The Sustainable Event Awards Celebrate Excellence in Event Sustainability.
The judging panel for the inaugural awards is a stellar line-up of experts and we’d like to introduce them to you in our Meet the Judges series, this week we introduce you to Meegan Jones.
- What experience can you draw upon to successfully judge the SEAs?
I have been specialising in Event Sustainability for 15 years, working hands-on at events (such as Sustainability Manager for festivals like Glastonbury, Reading, Latitude, Peats Ridge.) I have compiled my in-the-field experience along with many other specialists into three editions of my book Sustainable Event Management: A Practical Guide. I have developed training courses for the topic and consult to a roster of international events.
- How long have you worked in the events industry and what keeps you interested in it?
All of my career, so more than 30 years now! I love the fast moving pace, the firefighting and problem solving, the deadlines and pressures, the travel and creating of temporary settings and nests, the continual challenges, and above all working with a huge network of others in our tribe that thrive in this stimulating and fast-paced working environment.
- Best (and worst?) moments working in the events industry?
I imagine everyone will say when all their best laid plans go to shit is both a good and bad moment. Solving the bloopers is part of the gig, but I’ve had to go and have a lay down when some things are just out of my control, like marauding drunk masses destroying your lovingly crafted recycling stations. The best is when you see your plans work out. Like moving a festival from knee deep single-use cups in the arena to an almost golf course type cleanliness through a cup return system working!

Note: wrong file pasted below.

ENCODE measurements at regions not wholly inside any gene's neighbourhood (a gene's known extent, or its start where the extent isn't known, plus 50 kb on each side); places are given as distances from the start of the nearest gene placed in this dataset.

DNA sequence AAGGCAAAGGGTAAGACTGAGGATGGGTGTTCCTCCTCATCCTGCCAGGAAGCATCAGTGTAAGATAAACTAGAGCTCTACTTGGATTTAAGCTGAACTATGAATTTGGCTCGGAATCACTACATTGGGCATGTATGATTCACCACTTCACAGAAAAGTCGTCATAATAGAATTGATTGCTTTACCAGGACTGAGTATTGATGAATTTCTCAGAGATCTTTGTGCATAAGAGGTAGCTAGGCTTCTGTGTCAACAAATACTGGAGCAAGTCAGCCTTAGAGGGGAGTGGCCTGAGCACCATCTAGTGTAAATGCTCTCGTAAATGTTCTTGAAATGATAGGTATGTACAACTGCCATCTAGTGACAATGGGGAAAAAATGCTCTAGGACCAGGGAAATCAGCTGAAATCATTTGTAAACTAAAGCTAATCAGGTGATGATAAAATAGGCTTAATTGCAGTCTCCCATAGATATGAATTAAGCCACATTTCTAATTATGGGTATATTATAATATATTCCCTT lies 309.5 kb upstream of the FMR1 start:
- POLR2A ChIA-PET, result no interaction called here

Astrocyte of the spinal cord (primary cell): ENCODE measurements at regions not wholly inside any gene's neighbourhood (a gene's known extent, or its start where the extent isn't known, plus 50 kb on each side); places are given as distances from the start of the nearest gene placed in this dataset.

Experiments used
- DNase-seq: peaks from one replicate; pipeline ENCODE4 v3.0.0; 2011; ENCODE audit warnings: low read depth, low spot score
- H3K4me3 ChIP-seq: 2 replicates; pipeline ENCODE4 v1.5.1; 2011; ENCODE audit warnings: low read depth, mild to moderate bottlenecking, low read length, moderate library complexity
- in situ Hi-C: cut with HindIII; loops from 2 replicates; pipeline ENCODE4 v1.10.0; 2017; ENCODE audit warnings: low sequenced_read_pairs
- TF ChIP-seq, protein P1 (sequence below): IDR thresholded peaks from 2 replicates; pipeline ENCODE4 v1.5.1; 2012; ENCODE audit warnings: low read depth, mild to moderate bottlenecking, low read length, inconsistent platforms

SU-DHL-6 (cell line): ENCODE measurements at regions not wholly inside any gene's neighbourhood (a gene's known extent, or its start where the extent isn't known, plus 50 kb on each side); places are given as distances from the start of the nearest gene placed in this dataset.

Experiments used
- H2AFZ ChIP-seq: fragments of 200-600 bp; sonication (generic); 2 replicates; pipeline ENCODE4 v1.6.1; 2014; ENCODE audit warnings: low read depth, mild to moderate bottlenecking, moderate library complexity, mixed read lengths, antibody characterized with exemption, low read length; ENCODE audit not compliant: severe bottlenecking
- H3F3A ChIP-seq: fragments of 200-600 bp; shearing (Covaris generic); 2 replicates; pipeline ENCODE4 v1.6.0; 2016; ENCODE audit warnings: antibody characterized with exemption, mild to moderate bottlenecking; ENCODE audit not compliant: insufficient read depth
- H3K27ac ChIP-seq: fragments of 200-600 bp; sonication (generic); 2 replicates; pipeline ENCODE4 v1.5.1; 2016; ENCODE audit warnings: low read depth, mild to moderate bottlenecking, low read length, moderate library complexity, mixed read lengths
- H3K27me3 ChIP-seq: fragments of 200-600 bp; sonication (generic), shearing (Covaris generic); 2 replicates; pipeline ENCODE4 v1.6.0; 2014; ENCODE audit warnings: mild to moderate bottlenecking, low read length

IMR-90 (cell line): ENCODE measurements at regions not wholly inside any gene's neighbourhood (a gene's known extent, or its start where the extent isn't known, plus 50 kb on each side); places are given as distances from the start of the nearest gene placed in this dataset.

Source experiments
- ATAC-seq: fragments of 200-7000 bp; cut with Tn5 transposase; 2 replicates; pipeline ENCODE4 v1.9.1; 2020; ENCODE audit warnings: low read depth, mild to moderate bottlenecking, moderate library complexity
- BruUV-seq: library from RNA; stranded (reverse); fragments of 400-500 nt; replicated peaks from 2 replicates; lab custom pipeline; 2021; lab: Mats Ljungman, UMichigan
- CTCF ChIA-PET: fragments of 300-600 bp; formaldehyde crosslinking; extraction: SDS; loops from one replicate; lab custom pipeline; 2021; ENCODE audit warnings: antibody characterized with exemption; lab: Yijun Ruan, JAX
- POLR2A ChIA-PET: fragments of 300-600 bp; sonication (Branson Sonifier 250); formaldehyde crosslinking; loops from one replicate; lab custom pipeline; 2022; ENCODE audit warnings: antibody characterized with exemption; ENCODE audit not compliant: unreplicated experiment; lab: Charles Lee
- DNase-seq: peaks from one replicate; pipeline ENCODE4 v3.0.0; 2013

- What was the last event on which you worked?
My big gig at the moment is The Ocean Race.
- What does sustainability mean to you?
It all comes down to how we use the precious resources the earth gives us, how we do that in a way that is equitable across all people and across generations, and ultimately, how each of us, companies, countries, cities, events, choose to spend our money, and that we do it mindfully and consideration of the upstream impacts of those decisions.
- When did you first become interested in sustainability?
I think before it became a thing. I remember thinking as a kid how there was no ‘away’ when it came to waste. I could imagine in my mind, that thing I ‘threw out’ sitting buried under a massive landfill and being fascinated by that idea. I have always been a nature and animal lover much happier outdoors than in. I thrived in coastal geography at high school but didn’t realise there was a career in such matters until 20 years later. It all started to crystallise when there was a merging between my personal values and my profession, when I was working on community events and solving sustainability challenges in a very DIY fashion.
- What do initiatives, such as the Sustainable Event Awards, mean to you?
The awards are perfectly timed as there are now enough events that have seriously considered sustainability both in their operational impacts and in using their platform for good.
- What are your hopes for event sustainability in the future?
I believe that the ‘housekeeping’ side is just is going to become business as usual. That means that the professionals working in the industry know what to do, the companies have this as their standard operating procedure, and importantly, our entire supply chain is geared up and ready to provide us the solutions and services we need for sustainability success. Then the next piece, using the power of the event for good, comes with the elevation and build up of ‘purpose’. Those events, sponsors, artists, sportspeople that care, are bringing what they care about to events platforms. We also can use our events as living labs and immersive environments, so that we get people to test drive new concepts, behaviours, experiences and through this they begin to bring this into their daily lives. Normalising sustainability behaviours, values and concepts via events is where it’s at as far as I am concerned. I’m treating the ‘event production management’ as a given now and turning my sites much more heavily towards how our events can be catalysts.
- What is one thing we can all do on a daily basis to help make us more sustainable?
Consider the backstory of every purchase you make. What have you been complicit in, even though you can’t see it? Envision that item sitting in that landfill for hundreds of years as a wasted resource. Remember the future!!!!!
If you are leading the way in event sustainability then get the recognition you deserve, enter today www.sustainableeventawards.com